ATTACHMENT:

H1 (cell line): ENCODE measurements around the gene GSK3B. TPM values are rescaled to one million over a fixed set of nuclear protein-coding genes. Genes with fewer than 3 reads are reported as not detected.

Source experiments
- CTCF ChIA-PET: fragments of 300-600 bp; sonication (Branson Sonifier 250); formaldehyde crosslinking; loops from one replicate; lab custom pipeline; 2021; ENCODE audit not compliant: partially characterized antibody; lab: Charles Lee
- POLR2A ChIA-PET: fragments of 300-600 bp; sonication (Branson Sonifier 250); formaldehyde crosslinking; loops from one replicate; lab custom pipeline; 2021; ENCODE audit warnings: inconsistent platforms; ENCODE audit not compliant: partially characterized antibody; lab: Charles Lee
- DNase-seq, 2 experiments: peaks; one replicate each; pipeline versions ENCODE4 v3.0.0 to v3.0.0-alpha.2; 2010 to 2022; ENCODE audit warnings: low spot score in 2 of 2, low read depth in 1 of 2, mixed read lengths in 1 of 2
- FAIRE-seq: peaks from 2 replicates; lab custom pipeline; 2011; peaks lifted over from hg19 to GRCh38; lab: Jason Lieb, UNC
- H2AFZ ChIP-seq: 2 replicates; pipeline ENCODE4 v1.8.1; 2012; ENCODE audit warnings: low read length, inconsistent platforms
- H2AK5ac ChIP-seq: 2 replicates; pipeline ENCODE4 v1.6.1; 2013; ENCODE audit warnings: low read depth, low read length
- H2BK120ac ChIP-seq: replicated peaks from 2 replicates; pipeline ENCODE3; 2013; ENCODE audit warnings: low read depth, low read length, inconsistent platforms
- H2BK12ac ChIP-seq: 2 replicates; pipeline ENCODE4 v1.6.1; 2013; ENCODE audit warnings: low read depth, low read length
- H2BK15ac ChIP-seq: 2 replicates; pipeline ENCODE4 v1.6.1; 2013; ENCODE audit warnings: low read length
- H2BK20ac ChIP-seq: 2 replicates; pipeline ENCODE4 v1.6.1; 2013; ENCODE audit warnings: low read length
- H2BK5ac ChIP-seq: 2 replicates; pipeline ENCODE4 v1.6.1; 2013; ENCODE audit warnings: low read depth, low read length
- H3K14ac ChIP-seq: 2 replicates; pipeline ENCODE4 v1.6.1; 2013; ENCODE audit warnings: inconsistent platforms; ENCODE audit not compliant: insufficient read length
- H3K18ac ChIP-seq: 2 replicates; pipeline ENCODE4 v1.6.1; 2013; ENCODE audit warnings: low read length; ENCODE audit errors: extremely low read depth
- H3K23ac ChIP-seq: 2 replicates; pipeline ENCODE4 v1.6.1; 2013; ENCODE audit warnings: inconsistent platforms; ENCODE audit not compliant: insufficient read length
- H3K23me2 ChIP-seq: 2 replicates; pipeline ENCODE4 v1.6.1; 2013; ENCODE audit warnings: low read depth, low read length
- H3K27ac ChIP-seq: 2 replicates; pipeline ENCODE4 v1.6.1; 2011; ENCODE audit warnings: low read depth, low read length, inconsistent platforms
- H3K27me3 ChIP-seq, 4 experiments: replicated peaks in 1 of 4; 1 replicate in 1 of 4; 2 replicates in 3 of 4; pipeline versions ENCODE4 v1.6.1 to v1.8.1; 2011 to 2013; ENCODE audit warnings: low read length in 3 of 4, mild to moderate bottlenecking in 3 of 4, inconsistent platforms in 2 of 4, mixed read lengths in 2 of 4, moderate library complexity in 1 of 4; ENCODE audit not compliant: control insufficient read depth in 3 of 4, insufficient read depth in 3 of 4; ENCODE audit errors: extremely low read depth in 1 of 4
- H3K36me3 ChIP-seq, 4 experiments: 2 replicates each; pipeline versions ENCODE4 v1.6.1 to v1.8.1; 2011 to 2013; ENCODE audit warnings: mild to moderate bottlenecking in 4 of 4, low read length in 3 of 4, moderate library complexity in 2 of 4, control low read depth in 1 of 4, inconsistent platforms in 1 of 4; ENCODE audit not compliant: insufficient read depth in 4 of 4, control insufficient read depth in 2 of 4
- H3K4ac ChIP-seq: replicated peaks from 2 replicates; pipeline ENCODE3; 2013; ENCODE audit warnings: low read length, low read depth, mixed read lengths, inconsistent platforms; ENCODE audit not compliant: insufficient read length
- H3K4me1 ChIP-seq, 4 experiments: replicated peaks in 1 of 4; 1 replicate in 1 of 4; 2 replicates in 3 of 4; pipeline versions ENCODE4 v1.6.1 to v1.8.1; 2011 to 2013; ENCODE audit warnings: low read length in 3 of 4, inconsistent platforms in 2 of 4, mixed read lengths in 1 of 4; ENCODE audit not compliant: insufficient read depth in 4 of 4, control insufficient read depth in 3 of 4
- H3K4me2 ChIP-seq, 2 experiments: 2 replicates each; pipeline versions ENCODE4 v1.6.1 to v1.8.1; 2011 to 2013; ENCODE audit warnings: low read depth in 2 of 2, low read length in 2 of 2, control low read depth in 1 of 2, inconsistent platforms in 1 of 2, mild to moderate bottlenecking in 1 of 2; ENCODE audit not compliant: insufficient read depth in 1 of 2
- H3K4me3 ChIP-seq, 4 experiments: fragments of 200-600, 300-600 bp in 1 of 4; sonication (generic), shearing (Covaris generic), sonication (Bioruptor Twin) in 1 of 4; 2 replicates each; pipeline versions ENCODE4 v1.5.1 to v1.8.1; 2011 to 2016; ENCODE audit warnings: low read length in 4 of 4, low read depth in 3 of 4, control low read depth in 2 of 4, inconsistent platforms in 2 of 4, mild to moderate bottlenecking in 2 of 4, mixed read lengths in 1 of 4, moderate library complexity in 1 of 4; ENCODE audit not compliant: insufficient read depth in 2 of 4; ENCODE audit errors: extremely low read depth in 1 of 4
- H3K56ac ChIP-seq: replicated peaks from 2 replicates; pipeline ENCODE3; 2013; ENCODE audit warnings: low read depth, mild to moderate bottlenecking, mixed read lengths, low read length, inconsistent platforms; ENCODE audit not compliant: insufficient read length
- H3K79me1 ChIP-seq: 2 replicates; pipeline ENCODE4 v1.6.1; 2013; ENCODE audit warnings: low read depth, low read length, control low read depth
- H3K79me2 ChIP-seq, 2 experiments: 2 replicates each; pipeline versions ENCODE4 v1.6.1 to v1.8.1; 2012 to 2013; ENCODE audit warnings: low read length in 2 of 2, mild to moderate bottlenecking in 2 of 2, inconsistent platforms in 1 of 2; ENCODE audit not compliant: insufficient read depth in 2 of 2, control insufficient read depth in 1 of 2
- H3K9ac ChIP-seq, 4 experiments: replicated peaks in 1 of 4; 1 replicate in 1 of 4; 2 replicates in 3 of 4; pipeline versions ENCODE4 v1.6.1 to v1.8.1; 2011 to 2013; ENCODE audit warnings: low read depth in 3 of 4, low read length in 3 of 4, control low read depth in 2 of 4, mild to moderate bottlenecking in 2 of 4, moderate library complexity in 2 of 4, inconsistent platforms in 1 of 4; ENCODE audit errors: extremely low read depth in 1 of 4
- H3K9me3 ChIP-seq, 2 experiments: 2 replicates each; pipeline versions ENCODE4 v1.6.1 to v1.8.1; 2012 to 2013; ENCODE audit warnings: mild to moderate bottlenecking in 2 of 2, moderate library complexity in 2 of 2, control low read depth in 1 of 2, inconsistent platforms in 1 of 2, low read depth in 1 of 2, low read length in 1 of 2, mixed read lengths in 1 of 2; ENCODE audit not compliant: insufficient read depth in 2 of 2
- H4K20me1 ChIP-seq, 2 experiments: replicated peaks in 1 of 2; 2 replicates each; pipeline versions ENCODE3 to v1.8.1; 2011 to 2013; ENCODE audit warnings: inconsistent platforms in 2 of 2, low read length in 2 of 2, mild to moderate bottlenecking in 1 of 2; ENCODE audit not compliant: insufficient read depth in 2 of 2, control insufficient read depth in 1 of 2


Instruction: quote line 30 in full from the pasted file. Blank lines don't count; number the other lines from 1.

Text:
- H4K20me1 ChIP-seq, 2 experiments: replicated peaks in 1 of 2; 2 replicates each; pipeline versions ENCODE3 to v1.8.1; 2011 to 2013; ENCODE audit warnings: inconsistent platforms in 2 of 2, low read length in 2 of 2, mild to moderate bottlenecking in 1 of 2; ENCODE audit not compliant: insufficient read depth in 2 of 2, control insufficient read depth in 1 of 2